Remembering what was good about 9/11

   Eagle For the last seven years, when the calendar rolls around to September 11, it’s been hard to know how to respond. A part of me hopes that the news media will not run the pictures of the billowing smoke at the World Trade Center, or the people scrambling for their lives. Just let the horror rest. By the same token, it was a day that will remain indelible in our minds and hearts, like “Where were you when JFK was shot?”

I do want to remember. I want to remember not the terrorists, but the heros. The people who turned back to help others, the people who ran toward the disaster to end up losing their own lives. I want to remember the people from all over the world who descended on New York to help in the aftermath, to feed, shelter and comfort or just to pray. I want to remember the sacrifice of the brave Americans who took down a plane headed for Washington. I still remember the wave of patriotism as we wrapped a nation’s wounds in the comforting red, white and blue. I want people to remember what happened when a whole country came together as one… and to never forget.

Don’t show me the smoke from the buildings, or the coffins, or the devastation. Don’t show me what the terrorists did, the targets they scored. We already know all too well and we don’t need to give the terrorists footage to cheer. Show me what we did, how we responded, the shining hour that proved our solidarity as a free country. We need to mark the anniversary, but it should be about us, about America, and not Bin Laden’s vendetta. Seven years later our men and women are fighting a war that was supposed to be payback for 9/11. Our troops our stationed all over the world as a symbol of democracy and freedom. Remember the first responders, remember the troops, remember the outpouring of love and support and the renewed patriotism. Then ask yourself why that patriotism, passion and concern fades as each year passes.

The is one annual local event that invites the public to commemorate the day in a special ceremony. Absolut Care of Gasport is sponsoring the seventh annual 9/11 Memorial on the Canal at the Gasport Marina, 8647 Telegraph Rd., on Thursday. This yearly event honors those who were lost in the terrorist attacks on September 11, 2001, and the members of our local law enforcement agencies and “first responders” who stand ever ready to secure our homeland.  In observance of the Niagara County Bicentennial, the 9/11 Memorial this year includes a historical perspective.  Emergency Response Units (fire, ambulance and police) in our area have been invited to prepare a display that chronicles the history of their organization’s development and service to our community.  These displays will be set up in the parking lot area of the Gasport Marina at 3 p.m. and will include photo displays, historical information and vehicle demonstrations. The memorial program will start at 4 p.m. and will include music, speakers, a blessing for our brave first responders and the traditional floral tribute on the canal. Participants will include students from Royalton-Hartland Schools, community and civic leaders and area clergy. The community is invited to attend.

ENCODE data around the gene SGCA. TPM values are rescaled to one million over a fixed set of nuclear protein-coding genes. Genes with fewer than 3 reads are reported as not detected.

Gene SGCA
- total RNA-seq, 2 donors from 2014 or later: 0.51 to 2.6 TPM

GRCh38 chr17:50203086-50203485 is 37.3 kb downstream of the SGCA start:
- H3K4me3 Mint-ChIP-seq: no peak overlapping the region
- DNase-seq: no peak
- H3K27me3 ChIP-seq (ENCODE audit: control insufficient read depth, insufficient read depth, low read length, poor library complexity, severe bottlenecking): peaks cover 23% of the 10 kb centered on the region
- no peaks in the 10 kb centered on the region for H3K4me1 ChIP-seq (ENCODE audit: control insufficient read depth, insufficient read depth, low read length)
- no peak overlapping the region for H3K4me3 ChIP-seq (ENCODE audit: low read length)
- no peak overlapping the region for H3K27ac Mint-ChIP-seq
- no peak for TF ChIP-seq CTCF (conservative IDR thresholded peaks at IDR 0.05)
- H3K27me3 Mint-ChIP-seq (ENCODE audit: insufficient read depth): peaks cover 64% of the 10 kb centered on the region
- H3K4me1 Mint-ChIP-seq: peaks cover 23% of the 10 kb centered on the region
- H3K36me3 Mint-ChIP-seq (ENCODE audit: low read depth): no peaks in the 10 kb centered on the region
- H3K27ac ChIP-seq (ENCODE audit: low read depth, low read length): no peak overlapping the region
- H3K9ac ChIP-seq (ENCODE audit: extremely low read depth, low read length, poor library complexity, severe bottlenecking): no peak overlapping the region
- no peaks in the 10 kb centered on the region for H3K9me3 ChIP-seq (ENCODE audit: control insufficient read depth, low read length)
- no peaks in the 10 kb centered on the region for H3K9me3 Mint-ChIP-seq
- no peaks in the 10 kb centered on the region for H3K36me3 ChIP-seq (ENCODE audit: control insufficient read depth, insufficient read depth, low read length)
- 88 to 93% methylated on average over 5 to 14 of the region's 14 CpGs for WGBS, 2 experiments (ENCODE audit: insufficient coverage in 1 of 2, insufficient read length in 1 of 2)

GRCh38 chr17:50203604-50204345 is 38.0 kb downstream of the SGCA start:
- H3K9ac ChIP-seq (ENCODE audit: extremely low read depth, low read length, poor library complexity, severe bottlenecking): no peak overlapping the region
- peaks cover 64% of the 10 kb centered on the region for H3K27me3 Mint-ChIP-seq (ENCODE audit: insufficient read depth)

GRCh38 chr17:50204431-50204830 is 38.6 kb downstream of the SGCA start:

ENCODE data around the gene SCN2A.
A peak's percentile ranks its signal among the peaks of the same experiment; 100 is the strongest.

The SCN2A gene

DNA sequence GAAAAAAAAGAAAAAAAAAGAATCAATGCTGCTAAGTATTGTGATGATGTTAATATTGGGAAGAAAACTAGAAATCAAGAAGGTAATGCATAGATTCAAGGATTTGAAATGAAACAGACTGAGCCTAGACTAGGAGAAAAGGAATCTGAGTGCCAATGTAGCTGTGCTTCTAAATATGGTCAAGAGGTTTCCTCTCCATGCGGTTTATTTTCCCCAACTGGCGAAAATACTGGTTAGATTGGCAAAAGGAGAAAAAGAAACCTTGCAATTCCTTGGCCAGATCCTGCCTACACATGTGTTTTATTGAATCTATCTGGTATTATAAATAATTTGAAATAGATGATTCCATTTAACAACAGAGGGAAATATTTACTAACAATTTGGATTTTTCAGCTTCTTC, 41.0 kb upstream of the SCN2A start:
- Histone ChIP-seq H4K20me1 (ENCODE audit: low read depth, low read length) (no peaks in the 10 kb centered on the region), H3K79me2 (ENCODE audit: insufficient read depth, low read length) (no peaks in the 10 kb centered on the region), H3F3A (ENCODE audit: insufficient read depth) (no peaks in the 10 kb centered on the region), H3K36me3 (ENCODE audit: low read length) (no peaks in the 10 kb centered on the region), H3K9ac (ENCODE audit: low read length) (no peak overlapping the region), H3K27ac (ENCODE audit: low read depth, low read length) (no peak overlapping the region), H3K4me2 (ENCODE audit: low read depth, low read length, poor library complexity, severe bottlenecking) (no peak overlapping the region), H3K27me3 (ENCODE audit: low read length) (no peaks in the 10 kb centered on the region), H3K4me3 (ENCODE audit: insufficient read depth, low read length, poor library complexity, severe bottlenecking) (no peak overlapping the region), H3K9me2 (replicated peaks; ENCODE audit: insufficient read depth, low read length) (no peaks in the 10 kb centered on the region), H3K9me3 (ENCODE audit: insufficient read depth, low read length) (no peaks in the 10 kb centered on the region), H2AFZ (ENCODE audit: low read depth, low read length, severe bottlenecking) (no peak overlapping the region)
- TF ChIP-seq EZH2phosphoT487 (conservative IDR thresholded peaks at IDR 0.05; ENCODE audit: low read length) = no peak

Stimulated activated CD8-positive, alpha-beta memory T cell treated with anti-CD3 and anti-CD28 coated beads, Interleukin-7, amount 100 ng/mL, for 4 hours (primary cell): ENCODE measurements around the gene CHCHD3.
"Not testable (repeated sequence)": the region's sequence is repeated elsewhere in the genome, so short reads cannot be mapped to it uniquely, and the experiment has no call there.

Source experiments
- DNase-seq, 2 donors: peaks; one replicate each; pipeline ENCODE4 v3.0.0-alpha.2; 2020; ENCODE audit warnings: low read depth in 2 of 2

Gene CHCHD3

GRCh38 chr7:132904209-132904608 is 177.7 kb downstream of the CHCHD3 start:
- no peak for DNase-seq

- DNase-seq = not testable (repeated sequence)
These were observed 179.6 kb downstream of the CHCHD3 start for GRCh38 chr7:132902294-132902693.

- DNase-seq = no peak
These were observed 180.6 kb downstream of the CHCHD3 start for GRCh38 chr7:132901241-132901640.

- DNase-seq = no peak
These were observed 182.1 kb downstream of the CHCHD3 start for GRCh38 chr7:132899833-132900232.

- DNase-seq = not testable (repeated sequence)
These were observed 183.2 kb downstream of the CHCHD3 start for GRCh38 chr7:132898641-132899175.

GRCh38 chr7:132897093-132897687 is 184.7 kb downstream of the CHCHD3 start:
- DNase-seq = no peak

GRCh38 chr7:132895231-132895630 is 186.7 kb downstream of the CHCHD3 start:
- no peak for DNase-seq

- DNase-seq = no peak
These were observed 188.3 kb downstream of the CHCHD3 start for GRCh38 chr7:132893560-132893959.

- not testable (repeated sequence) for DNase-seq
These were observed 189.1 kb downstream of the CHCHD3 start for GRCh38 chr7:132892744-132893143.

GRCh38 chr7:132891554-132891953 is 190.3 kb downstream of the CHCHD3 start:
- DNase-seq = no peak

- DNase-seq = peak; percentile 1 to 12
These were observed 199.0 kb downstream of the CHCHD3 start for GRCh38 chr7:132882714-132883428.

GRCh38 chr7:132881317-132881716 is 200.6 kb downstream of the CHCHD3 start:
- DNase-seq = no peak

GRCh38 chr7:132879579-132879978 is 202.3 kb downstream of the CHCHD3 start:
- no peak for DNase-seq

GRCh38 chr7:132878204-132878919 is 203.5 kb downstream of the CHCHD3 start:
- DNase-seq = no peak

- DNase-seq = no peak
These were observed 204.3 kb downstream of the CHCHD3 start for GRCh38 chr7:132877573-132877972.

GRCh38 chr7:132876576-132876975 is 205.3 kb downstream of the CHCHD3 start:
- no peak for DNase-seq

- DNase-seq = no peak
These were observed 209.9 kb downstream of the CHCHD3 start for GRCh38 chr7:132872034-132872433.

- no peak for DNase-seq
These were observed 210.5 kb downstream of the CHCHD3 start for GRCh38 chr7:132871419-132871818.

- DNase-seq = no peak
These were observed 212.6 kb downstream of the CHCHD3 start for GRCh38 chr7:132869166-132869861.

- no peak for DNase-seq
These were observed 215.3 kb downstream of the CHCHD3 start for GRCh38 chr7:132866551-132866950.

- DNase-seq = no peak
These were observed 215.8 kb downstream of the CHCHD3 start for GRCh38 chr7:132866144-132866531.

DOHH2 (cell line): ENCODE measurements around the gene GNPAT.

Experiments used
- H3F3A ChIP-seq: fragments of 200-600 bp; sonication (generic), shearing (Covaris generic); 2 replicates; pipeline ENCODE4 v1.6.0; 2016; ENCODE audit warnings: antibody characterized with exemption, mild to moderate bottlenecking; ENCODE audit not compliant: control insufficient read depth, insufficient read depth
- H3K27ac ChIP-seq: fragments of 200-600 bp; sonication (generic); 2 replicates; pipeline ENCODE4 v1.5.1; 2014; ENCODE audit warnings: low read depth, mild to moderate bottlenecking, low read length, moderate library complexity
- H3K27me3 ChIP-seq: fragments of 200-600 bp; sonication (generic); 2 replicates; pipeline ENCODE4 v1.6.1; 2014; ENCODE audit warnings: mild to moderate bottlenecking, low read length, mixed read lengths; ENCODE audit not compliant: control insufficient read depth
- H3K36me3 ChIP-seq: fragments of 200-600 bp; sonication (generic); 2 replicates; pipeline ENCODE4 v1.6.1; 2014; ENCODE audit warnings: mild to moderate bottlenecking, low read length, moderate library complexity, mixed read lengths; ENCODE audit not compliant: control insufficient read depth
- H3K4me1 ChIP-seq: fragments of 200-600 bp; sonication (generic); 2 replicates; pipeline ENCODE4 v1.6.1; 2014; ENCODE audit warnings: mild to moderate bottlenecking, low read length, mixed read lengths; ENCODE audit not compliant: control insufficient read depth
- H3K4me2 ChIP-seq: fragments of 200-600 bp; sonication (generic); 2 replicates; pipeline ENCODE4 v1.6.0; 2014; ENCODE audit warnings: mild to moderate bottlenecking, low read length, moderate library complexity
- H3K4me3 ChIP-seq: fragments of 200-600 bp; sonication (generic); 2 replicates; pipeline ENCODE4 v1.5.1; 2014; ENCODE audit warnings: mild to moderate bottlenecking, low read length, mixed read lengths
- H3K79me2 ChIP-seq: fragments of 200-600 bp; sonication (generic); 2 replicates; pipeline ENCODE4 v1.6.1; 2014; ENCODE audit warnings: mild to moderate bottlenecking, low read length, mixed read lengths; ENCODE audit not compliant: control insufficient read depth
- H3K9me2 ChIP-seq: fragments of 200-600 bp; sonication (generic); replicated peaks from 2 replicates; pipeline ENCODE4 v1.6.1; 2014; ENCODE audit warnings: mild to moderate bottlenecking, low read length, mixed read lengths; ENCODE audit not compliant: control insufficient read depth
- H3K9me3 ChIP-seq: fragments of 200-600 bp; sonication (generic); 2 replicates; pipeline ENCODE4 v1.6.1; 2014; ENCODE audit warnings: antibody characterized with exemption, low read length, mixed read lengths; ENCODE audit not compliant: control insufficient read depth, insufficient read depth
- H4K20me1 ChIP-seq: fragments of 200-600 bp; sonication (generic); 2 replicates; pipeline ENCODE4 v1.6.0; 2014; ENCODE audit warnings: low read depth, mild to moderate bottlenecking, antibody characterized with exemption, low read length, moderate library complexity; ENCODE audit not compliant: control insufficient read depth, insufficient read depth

Prayer Wherever you are on Thursday morning, offer prayers for our troops and all who watch over us. Pray for enduring peace!   

United We Stand If your sentiments about 9/11 are similar, you’ll want to read a very eloquent post at:

http://foundingdulcinea.blogspot.com/2008/08/commemorating-september-11-remember.html

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2 Responses to “Remembering what was good about 9/11”

  1. Mark Says:

    Julie, thank you for this lovely post. We are of like minds. Fortunately for your readers, it took you far fewer words than it did me to convey it.

    http://foundingdulcinea.blogspot.com/2008/08/commemorating-september-11-remember.html

  2. Debbie Says:

    This is one of your bet posts – I think many are feeling the same – the heroes should be honored and the lost not forgotten – replaying the horrors only makes it harder on the families. We won’t ever forget.


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